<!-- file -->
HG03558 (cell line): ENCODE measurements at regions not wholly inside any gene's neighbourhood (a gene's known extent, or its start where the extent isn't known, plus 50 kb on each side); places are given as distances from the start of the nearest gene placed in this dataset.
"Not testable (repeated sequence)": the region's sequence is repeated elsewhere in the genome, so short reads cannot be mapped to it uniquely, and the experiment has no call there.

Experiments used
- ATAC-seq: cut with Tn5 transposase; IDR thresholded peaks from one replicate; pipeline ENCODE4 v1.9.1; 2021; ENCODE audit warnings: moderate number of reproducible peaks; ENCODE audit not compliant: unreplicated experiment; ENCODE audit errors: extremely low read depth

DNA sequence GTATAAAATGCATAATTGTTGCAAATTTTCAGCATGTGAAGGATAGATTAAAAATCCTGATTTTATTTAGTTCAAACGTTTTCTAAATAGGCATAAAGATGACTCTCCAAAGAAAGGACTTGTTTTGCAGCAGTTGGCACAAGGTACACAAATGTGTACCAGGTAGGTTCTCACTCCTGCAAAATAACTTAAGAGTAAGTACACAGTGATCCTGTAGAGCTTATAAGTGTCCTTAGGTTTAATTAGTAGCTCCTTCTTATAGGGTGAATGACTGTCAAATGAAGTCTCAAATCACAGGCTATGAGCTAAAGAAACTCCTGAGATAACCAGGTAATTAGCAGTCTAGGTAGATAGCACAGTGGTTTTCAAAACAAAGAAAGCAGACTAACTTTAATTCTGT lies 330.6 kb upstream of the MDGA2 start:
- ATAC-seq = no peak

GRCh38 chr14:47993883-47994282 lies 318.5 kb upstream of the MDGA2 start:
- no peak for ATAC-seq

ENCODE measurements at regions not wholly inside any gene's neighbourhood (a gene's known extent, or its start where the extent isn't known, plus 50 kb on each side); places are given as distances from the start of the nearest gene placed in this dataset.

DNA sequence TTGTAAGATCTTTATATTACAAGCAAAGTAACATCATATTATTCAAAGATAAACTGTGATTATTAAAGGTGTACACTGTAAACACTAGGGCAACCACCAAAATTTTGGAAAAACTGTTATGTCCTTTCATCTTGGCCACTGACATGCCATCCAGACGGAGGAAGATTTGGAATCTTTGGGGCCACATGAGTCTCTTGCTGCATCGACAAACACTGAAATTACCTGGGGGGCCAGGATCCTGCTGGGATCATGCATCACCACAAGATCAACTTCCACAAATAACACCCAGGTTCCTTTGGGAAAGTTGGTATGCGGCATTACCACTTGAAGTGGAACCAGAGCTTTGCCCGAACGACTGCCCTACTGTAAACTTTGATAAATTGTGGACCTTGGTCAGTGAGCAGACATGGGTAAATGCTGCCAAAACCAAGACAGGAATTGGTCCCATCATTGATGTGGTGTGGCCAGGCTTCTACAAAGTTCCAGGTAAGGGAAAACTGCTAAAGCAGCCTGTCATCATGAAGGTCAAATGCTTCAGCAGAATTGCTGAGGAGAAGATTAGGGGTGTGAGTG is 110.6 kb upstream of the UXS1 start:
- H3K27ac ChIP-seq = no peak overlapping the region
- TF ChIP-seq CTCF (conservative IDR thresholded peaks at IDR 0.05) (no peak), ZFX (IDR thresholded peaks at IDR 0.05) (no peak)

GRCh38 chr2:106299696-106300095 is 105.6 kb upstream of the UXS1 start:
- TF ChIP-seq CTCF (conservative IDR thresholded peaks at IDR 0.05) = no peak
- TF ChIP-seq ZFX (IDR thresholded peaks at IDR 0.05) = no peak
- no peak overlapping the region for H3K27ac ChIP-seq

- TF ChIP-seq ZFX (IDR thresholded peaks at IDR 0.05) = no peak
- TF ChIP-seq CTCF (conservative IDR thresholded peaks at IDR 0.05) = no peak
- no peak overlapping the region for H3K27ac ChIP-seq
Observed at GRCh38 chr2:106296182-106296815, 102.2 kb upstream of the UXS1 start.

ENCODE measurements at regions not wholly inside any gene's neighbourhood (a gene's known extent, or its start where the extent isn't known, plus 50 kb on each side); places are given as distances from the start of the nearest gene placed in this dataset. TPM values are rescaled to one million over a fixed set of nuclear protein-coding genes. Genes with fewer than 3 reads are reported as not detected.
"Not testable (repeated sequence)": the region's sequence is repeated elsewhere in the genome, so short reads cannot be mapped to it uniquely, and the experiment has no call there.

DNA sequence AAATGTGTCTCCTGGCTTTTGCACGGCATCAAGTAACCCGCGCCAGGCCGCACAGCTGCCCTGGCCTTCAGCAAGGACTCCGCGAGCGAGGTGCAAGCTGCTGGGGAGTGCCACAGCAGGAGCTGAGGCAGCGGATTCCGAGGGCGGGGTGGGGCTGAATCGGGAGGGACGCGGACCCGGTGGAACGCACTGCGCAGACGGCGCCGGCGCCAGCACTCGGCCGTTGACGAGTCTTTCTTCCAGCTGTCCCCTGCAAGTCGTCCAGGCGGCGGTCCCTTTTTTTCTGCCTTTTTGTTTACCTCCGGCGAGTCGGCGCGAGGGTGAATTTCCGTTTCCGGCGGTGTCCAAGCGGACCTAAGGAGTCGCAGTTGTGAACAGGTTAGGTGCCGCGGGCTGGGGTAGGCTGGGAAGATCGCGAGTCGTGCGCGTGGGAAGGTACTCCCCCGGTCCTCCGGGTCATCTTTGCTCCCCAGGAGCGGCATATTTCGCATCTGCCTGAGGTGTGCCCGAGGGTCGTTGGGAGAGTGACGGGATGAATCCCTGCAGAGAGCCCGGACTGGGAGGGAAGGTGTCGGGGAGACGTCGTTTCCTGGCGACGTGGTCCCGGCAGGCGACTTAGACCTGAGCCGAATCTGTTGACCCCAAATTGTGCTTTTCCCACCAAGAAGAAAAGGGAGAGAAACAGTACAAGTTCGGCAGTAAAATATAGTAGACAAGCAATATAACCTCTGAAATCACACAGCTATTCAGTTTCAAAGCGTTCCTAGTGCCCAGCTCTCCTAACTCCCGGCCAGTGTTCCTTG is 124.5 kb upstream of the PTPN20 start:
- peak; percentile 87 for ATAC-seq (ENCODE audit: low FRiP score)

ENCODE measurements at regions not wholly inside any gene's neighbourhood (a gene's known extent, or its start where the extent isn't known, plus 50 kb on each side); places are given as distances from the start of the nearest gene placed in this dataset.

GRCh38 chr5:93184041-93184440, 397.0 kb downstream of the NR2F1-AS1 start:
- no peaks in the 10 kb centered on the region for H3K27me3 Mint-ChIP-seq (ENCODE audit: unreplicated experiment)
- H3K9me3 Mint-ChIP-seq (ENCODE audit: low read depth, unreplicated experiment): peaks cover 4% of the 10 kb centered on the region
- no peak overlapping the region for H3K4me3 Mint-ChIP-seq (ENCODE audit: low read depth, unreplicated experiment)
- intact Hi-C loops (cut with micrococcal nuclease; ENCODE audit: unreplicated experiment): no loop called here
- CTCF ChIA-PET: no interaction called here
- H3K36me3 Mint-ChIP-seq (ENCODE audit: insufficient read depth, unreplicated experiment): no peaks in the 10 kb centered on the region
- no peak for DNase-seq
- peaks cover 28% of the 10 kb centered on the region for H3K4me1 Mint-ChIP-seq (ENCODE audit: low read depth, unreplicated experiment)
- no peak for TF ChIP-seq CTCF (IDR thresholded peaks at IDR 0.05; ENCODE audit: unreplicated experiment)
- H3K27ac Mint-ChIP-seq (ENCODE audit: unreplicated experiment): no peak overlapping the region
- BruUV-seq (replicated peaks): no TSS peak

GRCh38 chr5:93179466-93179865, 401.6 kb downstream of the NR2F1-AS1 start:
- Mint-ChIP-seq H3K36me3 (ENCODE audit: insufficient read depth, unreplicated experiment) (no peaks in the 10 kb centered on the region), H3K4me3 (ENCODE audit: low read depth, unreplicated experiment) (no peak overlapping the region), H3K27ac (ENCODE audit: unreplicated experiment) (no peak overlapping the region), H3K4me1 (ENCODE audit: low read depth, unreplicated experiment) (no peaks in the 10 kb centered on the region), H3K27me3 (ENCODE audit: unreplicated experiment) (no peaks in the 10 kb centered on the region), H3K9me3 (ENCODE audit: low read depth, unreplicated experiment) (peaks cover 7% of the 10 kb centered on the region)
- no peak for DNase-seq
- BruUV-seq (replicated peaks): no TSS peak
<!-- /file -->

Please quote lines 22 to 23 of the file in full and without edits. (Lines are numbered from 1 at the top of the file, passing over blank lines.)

"Not testable (repeated sequence)": the region's sequence is repeated elsewhere in the genome, so short reads cannot be mapped to it uniquely, and the experiment has no call there.

DNA sequence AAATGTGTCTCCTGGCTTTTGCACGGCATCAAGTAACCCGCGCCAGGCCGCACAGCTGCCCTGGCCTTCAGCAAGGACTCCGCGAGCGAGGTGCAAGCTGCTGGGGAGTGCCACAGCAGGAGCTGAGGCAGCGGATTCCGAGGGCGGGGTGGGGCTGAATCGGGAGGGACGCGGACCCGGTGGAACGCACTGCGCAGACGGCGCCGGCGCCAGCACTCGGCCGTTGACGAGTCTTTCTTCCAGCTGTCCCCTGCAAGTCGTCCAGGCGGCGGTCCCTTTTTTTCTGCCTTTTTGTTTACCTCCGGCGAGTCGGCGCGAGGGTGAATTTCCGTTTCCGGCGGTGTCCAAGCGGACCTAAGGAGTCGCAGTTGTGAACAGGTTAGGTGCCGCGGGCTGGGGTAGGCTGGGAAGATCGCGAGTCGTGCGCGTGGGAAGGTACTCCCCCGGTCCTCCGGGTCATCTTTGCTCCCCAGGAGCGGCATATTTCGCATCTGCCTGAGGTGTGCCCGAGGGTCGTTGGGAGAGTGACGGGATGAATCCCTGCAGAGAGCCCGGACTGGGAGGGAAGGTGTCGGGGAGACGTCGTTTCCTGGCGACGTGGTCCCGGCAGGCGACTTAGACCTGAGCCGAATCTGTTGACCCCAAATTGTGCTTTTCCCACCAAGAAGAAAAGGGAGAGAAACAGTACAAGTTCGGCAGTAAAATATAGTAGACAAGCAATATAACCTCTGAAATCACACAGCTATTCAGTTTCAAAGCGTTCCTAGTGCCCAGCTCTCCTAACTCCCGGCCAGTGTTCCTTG is 124.5 kb upstream of the PTPN20 start: